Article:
Go beyond indecision and indiscretion to introspection and inspiration
“What should I do now?” We frequently face this question when life’s perplexities disrupt our routines. We usually respond based on not just the external situation, but also our internal mood at the moment. As our mood often changes randomly, its unpredictability often worsens our perplexity.
Gita wisdom helps us understand that our moods derive from the modes, which are subtle forces that shape our interactions with matter. The Bhagavad-gita (14.10) indicates that the three modes are in perpetual conflict within our consciousness. Let’s look at the typical mood induced by each of the modes:
- Indecision: Characteristic of the mode of ignorance, indecision prevents us from both thinking clearly and acting decisively. Sometimes, indecision degenerates into self-pity, frustration and even senseless violence.
- Indiscretion: Triggered by the mode of passion, indiscretion goads us towards acting without thinking. Usually, indiscretion aggravates our perplexity.
- Introspection: Stimulated by the mode of goodness, introspection enables us to think carefully for ascertaining the best course of action and then act calmly for implementing it. For our introspection to work soundly, it needs to be guided by scriptural instruction.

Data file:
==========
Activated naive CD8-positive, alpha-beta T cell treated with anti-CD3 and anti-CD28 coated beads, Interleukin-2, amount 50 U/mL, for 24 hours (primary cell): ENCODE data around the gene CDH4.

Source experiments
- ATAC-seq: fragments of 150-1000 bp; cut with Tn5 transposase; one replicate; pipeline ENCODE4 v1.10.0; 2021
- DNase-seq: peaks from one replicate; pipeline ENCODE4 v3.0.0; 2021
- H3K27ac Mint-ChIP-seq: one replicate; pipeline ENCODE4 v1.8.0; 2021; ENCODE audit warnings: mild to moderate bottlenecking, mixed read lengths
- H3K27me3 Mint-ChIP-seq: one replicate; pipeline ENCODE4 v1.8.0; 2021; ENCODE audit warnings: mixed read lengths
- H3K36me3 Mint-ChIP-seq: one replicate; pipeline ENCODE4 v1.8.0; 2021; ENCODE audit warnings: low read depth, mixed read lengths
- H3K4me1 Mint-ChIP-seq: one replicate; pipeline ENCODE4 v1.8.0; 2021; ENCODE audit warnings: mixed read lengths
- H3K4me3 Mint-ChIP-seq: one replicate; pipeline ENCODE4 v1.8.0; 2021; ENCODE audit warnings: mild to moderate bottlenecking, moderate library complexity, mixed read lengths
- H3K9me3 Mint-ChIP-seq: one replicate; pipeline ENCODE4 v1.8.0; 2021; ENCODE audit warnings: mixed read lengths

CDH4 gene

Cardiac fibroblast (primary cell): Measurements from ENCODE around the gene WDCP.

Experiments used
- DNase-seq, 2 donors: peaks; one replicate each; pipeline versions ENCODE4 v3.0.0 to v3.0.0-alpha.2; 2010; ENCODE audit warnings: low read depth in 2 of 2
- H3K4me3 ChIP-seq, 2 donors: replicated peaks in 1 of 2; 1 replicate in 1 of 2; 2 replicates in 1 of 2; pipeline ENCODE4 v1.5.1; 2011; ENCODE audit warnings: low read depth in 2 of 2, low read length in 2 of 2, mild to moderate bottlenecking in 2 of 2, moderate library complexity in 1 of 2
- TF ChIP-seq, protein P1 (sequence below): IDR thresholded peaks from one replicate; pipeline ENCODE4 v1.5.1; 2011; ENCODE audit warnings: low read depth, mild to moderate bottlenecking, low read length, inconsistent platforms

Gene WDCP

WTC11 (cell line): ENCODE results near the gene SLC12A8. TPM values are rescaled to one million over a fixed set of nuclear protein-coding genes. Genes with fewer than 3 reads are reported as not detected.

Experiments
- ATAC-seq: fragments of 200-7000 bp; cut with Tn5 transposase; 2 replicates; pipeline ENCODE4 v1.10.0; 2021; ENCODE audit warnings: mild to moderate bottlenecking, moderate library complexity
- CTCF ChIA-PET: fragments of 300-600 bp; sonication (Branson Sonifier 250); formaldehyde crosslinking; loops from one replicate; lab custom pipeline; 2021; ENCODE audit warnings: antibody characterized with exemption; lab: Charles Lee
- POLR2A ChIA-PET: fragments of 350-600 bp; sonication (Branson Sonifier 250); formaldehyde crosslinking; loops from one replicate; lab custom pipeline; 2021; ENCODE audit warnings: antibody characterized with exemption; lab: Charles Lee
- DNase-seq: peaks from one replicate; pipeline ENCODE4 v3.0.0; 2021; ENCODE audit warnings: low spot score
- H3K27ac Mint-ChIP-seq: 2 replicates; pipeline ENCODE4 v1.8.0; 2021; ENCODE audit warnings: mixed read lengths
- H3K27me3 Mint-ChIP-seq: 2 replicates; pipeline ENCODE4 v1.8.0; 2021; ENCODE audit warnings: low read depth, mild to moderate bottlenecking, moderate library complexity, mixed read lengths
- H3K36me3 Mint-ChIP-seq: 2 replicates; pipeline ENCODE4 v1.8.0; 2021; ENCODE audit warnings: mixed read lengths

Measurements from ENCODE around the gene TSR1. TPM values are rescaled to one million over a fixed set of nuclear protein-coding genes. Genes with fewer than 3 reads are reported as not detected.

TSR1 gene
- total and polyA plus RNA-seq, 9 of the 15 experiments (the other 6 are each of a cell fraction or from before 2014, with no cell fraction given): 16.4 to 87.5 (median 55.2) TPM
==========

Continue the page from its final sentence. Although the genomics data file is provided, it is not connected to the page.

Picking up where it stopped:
- Inspiration: Gifted by the indwelling Lord, the Supersoul, who exists beyond the three modes, inspiration resolves the entire perplexity in one moment of epiphany.
These four moods are not always discrete; they frequently comprise a spectrum with indecision and indiscretion on the negative side, and introspection and inspiration on the positive side. Inspiration is usually not in our hands, but introspection surely is. Even when we feel indecisive or indiscreet, we can make our introspection active and effective by seeking appropriate scriptural instruction.
This, in fact, is what Arjuna did in the Bhagavad-gita: though he was paralyzed by indecision in the beginning, he utilized introspection and instruction to become enlivened by inspiration.
“Sometimes the mode of goodness becomes prominent, defeating the modes of passion and ignorance, O son of Bharata. Sometimes the mode of passion defeats goodness and ignorance, and at other times ignorance defeats goodness and passion. In this way there is always competition for supremacy.”